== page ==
In their article voicing opposition against active euthanasia by the medical profession, Drs. Karen Korzick and Peter Terry use two arguments to support their conclusion.
The first involves the deontological principle that killing is always a wrong-making element of behavior.
The second argument appeals to the "slippery-slope" concern that any law allowing active euthanasia would fail to protect the autonomous choices of vulnerable groups of patients.
The validity of both of these arguments, however, has been disputed by other philosophers and physicians. Thus, whether active euthanasia should be proscribed remains controversial.
Drs. Korzick and Terry do, however, make an unarguable claim that a "thorough public discussion" on the issue of euthanasia has not occurred.
To help remedy this situation, I would like to invite these physicians, as well as the public, to the next Medical Humanities Hour at the University of Maryland Medical System Thursday at 4:30 p.m., where Dr. Franklin Miller, a philosopher at the University of Virginia, will make a presentation on "Regulating Physician-Assisted Death: Oregon and Beyond."
Henry Silverman, M.D.
The writer is associate professor and medical ethicist, University of Maryland Medical System.
The May 21 letter to the editor, "Brotherly Love and the Christian Right" from Pastor Joan I. Senyk, was meant to rebut Cal Thomas' critique of the "religious left," but instead only confirmed it.
In defending against the "vicious attack" on the president's pastor, Philip Wogaman, the writer attempts to prove Thomas' "Biblical and theological errors."
Her examples include such scriptural contradictions as the differing accounts found in Chronicles and the Gospels. "Different points of view" are found throughout history (also in modern courtroom proceedings). They do not necessarily negate the truthfulness of an event -- as only a true literalist would assert.
In fact, neatly harmonized stories are always more suspect. Not only were these arguments completely irrelevant to Thomas' topic of religious ethics and politics, but they've been long discredited by other authorities.
Her vague defense of Wogaman's "Biblical values" includes an observation of "very little . . . brotherly love" at the 104th Congress. Politics has always been a worldly, if not corrupting, affair.
It would be very interesting to ask when Congress has ever displayed this too-malleable idea of "brotherly love." If the answer includes their three decades of self-defeating, multi-trillion dollar social programs, then it's time for Congress to consider some other Biblical virtues: justice, wisdom and stewardship.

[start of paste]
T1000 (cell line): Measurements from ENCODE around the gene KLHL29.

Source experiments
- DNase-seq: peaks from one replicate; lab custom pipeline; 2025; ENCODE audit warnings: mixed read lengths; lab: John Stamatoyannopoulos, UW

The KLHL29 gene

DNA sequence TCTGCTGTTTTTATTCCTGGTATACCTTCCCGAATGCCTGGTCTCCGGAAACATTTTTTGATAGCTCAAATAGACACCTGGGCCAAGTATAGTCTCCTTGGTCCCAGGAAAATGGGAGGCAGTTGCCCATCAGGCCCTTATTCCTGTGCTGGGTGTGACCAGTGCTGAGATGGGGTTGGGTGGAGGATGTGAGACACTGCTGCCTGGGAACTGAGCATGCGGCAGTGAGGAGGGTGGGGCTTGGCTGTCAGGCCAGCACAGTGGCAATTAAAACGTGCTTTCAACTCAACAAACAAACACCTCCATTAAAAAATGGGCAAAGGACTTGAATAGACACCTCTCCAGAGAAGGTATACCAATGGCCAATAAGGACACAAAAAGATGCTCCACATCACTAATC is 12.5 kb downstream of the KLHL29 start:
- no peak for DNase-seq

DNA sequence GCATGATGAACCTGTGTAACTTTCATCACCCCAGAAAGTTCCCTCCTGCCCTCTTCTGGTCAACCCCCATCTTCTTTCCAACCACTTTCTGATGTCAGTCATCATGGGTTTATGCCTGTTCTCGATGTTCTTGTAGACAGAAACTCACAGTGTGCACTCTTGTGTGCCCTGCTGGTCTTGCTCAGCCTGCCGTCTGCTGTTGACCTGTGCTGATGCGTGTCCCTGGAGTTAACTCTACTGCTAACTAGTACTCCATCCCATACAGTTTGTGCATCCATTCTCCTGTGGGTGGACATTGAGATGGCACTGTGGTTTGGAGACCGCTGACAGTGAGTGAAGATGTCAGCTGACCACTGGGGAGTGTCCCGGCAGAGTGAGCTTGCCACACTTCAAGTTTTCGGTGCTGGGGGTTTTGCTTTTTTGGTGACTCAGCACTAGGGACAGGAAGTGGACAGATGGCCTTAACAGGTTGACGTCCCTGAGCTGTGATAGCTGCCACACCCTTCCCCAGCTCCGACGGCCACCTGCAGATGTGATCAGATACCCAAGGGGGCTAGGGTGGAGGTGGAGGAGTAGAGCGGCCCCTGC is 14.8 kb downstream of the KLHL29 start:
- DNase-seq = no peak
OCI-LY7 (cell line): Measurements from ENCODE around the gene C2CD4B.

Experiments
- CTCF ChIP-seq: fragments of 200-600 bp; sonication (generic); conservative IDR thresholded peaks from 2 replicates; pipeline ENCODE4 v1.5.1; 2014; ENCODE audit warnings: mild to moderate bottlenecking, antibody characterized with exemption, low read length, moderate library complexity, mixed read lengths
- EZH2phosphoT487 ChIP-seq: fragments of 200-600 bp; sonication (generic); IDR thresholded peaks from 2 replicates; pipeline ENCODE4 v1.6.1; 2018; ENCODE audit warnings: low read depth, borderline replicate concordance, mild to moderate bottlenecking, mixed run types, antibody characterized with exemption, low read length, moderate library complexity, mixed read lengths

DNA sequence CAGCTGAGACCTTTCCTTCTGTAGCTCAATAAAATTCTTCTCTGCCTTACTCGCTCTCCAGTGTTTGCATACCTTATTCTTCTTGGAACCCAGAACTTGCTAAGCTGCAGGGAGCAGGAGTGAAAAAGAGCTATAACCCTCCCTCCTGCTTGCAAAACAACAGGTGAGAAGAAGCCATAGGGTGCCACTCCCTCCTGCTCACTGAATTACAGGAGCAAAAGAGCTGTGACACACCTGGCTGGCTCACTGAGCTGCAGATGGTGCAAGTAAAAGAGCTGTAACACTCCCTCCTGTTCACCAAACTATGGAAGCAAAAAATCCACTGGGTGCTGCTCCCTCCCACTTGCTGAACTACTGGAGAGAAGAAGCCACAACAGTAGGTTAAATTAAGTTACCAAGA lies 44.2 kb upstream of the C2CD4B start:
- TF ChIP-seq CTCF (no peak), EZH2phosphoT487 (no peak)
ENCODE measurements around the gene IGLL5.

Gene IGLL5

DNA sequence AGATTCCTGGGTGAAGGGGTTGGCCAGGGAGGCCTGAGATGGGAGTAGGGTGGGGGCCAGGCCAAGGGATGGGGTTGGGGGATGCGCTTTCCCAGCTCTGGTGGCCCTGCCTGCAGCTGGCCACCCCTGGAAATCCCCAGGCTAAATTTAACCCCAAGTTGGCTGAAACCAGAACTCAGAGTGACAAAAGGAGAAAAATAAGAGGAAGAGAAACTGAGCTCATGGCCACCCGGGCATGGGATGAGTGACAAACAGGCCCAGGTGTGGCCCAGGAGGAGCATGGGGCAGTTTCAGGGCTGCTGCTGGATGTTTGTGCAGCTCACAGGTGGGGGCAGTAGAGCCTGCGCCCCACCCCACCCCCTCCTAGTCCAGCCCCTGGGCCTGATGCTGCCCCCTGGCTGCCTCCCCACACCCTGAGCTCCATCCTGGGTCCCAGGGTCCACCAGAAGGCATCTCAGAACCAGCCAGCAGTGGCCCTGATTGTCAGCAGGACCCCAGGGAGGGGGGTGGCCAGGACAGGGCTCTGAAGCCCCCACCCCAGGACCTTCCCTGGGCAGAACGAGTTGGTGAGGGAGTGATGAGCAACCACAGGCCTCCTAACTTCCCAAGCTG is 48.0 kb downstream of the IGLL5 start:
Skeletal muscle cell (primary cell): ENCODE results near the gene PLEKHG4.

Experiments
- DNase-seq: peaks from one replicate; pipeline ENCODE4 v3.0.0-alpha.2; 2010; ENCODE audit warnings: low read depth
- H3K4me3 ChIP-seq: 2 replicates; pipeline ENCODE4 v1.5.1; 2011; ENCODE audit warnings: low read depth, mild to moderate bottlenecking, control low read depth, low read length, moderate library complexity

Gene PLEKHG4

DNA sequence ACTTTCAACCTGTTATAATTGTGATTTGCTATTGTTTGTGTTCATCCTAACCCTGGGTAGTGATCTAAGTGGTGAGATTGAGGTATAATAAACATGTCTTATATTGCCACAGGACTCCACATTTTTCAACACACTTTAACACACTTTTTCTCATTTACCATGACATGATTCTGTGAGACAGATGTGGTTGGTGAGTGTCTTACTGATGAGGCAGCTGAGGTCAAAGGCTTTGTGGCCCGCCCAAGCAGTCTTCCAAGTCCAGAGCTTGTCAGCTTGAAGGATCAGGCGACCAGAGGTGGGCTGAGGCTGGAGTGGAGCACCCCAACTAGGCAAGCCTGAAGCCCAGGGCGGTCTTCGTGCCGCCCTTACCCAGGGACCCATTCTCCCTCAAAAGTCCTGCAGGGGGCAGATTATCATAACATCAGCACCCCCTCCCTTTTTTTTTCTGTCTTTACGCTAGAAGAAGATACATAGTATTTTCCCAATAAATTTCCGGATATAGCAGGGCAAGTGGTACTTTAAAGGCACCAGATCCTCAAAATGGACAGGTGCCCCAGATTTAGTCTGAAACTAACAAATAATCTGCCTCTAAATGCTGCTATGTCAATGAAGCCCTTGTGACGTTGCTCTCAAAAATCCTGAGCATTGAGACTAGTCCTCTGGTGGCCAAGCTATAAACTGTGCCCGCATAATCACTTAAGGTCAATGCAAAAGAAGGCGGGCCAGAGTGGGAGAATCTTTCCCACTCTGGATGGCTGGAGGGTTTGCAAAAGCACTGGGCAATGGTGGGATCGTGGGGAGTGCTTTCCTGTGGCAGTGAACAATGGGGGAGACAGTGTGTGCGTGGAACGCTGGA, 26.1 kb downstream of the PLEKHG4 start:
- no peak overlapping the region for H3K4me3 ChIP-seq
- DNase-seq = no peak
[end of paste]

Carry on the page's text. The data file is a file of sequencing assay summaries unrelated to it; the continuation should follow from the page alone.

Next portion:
Wogaman is undoubtedly a man of conviction and integrity. But this doesn't guarantee good judgment in a public figure.
If Thomas is correct, the minister's more controversial policies are not only out of step with widely held religious, historical and political beliefs, but also with his own denomination and its history.
Moreover, they appear to reflect the beliefs of some of his congregants, namely, the Clintons. If publishing some of these ideas amounts to a "vicious attack," than the endless scrutiny given to religious conservatives must amount to all-out warfare.
L. Smart III
Ignore at Peril
This letter is in response to the article "Shoot for the head remark earns Liddy an award" that appeared May 18 in the Today section of The Sun.
It addressed the National Association of Radio Talk Show Hosts (NARTSH) giving its 1995 Freedom of Speech Award to Gordon Liddy.
Carole Nashes, a spokesperson for NARTSH, defended the award by saying that "if you don't like what he says, turn the radio off or change the dial."
It was people who did just that with regard to Adolf Hitler in the 1930s that helped create the Third Reich.
It was Americans who felt that way about political speeches and ads over the last 30 years who not only "changed the channel" but also didn't vote that helped create our god-awful national deficit.
It is one thing to "just tune out" opinions you disagree with and quite another to ignore calls for murder, riots, bombings, etc. Would she feel the same way about an "exercise of free speech" that called for a bombing of the studio audience of a radio or TV talk show?
William F. List
As an investment professional and as an individual actively involved in Baltimore's philanthropic community, I am appalled at the recent revelations concerning the Foundation for New Era Philanthropy.